To merge or not to merge?
Author: Prof. Liudvika Leisyte
To merge or not to merge? This is the question… And this question is not only put forward by the governments in European higher education (as these are the HE systems which are strongly steered by the states), but increasingly by the university managers. The issue of strategic positioning in the face of global competition has brought forward the ‘big’ players to scratch their heads, looking for innovative solutions when it comes to structural and other types of alliances, and in extreme cases– mergers of HE institutions. Although the governments continue the traditional mantra of mergers via incentive funding in the name of efficiency and cost-reduction, there are a few also claiming quality to be an important reason for merging HE institutions. This type of reasoning has led to imposed or voluntary merger of universities of applied sciences or their incorporation into traditional research universities, or the mergers of public research institutes or their incorporation into universities, or lastly even mergers between established research universities.
European higher education is very diverse – so are the HE governance traditions. The overly studied new public management rhetoric, and practice of European governments with a strong belief in markets has led to a large number of mergers in the UK – the early adopter of pro-market policies in higher education. This differing picture can be observed in Germany, where the majority of mergers took place due to the reunification of Germany in 1990 as well as reasons of efficiency. However, although they are very different systems in terms of adoption of market logic, in both mergers of research universities can be found – in the name of global competition and positioning, such as in the cases of University of Manchester and Karslruhe Institute of Technology. The German excellence initiative acted as an opportunity for German universities to acquire substantial funds, a ‘large carrot’ for striving for top excellence and creating ‘MIT’ like institutions as rightly noted by Pruisken (2012).
Interestingly, smaller countries have followed suit with mergers of specialised HE institutions with more comprehensive institutions– as seen in Denmark or Finland. Most often these mergers have been supported and endorsed by the government both politically and financially. Alto University for example has become the showcase for adding complementary strengths and strong private financial backing. Although these strategic mergers are hailed as a big success, the real processes of mergers and outcomes are difficult to measure. Here are two different snapshots of post-merger institutions.
While interviewing staff at post-merger UK institution six years after the merger, I could hear strong discontent from those who ‘took over’ and those we were being ‘taken over’ and who fought to retain their identity. Moreover, deep concern was expressed as some departments had to close leading to significant numbers of administrative staff losing their jobs; the university went forward with ’streamlining’ itself with leaner structures and a stronger profile. This case is an excellent example of the success of a ‘hostile takeover’.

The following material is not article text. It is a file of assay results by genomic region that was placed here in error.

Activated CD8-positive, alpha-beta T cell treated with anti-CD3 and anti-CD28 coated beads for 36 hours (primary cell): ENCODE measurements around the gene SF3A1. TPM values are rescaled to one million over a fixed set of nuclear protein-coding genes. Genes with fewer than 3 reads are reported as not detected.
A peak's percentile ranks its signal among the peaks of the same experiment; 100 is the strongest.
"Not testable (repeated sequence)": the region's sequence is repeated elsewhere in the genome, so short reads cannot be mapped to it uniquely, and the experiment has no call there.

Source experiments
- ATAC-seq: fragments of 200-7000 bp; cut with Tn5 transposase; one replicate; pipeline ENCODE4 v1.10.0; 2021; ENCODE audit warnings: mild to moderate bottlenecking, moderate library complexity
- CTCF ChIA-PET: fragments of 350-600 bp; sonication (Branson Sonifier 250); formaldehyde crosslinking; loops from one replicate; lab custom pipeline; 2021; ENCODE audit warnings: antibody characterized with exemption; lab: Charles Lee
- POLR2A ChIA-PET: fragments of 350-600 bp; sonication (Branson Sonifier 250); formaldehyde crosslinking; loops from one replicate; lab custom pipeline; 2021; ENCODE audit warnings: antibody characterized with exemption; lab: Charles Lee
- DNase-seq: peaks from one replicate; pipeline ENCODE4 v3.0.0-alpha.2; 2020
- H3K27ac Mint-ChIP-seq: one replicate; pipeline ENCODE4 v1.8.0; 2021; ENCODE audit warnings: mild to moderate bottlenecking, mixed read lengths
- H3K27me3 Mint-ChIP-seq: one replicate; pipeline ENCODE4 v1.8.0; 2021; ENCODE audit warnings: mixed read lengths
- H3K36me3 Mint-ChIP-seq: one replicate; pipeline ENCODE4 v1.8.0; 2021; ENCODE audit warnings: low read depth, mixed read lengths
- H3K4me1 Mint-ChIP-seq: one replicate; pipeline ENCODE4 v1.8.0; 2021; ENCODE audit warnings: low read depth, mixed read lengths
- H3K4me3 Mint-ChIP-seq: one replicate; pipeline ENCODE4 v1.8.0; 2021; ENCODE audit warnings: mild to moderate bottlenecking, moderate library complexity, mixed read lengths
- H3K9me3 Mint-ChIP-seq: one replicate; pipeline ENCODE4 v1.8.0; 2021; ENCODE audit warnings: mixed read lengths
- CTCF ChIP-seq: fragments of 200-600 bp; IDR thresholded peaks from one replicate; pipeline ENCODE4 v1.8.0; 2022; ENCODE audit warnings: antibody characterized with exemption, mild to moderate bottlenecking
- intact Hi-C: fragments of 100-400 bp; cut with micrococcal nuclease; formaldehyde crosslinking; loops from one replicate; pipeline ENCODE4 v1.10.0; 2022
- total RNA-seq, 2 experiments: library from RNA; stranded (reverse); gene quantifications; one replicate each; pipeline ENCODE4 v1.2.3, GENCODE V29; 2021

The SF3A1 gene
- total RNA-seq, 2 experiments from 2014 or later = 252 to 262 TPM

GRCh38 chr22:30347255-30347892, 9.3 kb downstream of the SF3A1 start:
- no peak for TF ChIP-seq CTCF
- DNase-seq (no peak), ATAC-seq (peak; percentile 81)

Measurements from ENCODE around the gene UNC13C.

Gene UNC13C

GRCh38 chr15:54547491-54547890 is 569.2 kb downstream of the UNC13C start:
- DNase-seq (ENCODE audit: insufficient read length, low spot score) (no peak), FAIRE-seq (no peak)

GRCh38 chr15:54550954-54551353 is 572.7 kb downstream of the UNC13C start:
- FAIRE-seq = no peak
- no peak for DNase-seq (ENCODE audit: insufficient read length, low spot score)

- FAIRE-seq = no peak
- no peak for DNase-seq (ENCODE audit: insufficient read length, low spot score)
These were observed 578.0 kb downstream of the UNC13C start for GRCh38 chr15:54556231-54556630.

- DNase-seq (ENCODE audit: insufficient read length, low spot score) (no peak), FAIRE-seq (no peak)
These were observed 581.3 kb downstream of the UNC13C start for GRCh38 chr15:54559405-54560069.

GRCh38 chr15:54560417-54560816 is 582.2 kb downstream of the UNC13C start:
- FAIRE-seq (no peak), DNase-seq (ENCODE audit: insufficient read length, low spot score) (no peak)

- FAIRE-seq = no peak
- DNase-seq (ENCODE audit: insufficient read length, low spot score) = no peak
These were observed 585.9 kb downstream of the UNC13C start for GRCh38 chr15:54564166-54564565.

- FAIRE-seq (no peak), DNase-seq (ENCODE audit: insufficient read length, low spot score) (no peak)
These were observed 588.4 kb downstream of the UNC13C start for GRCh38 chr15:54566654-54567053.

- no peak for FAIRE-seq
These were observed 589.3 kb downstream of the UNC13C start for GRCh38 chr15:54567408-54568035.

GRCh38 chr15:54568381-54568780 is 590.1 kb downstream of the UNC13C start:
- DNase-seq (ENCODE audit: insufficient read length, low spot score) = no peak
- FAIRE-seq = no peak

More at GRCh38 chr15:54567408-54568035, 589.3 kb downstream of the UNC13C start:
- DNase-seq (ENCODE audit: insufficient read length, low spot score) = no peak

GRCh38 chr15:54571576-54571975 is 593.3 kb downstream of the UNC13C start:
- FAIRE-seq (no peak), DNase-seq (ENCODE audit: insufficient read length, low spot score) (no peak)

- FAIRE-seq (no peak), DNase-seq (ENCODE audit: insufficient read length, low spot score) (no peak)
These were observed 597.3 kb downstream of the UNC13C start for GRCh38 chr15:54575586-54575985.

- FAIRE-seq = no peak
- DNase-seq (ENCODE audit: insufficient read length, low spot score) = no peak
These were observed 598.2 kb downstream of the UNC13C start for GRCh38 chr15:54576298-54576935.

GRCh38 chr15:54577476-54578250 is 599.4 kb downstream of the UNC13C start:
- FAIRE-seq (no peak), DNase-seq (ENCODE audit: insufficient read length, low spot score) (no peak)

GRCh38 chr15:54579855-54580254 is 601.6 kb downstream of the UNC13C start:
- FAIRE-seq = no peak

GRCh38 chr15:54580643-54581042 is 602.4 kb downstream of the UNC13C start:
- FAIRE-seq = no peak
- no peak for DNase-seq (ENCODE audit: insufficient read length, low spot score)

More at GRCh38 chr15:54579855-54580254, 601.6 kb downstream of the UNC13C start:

Another example is from a Lithuanian public research institution, which was merged with other two public research institutions to create a bigger research center – in the huge wave of mergers and incorporations of state research institutes in Lithuania in 2010. In fact in this case an umbrella organisation with a new top administration was created, while in the three ‘former’ independent institutes – the business continued as usual – keeping the same managers and academics in place, with no change in research programmes or fields. Knowing the strength of symbolic compliance in academic behaviour (Leisyte 2007), I was not surprised to see this.
My puzzle still remains – are the universities and governments going for the global competition with the US institutions? Or are they just playing the game within their own national environments and positioning themselves better vis-à-vis their largely national stakeholders and competitors, but legitimising this by ‘playing the game’ of global rankings. Is it better to be a small fish in a big lake – or a big fish in a small pond? I think this is a question we should be asking instead of the one on mergers. Seemingly the answer lies today with the university visionaries and consultants, and not with policy makers or academics themselves.
Leisyte, L. (2007). University Governance and Academic Research. Enschede: CHEPS, University of Twente.
Pruisken, I. (2012) Higher Education Mergers in Germany and UK – Traces of institutional change. Paper presented at the 28th EGOS Colloquium “Design!?”, July 5–7, 2012, Aalto University & Hanken School of Economics, Helsinki, Finland.
About Liudvika Leisyte
Liudvika Leisyte is Professor of Higher Education at the Centre for Higher Education TU Dortmund, the Chair of Female Faculty Network Twente Board and the Board member of the journals European Journal of Higher Education and Higher Education Policy. Her areas of research interest include academic work, higher education and research governance and management as well as academic entrepreneurship. Prof. Leisyte has published two monographs, a number of chapters in edited books and peer-reviewed articles in Higher Education, Higher Education Policy, Public Administration, Public Management, Science and Public Policy. She can be found on Twitter @liudvikaleisyte.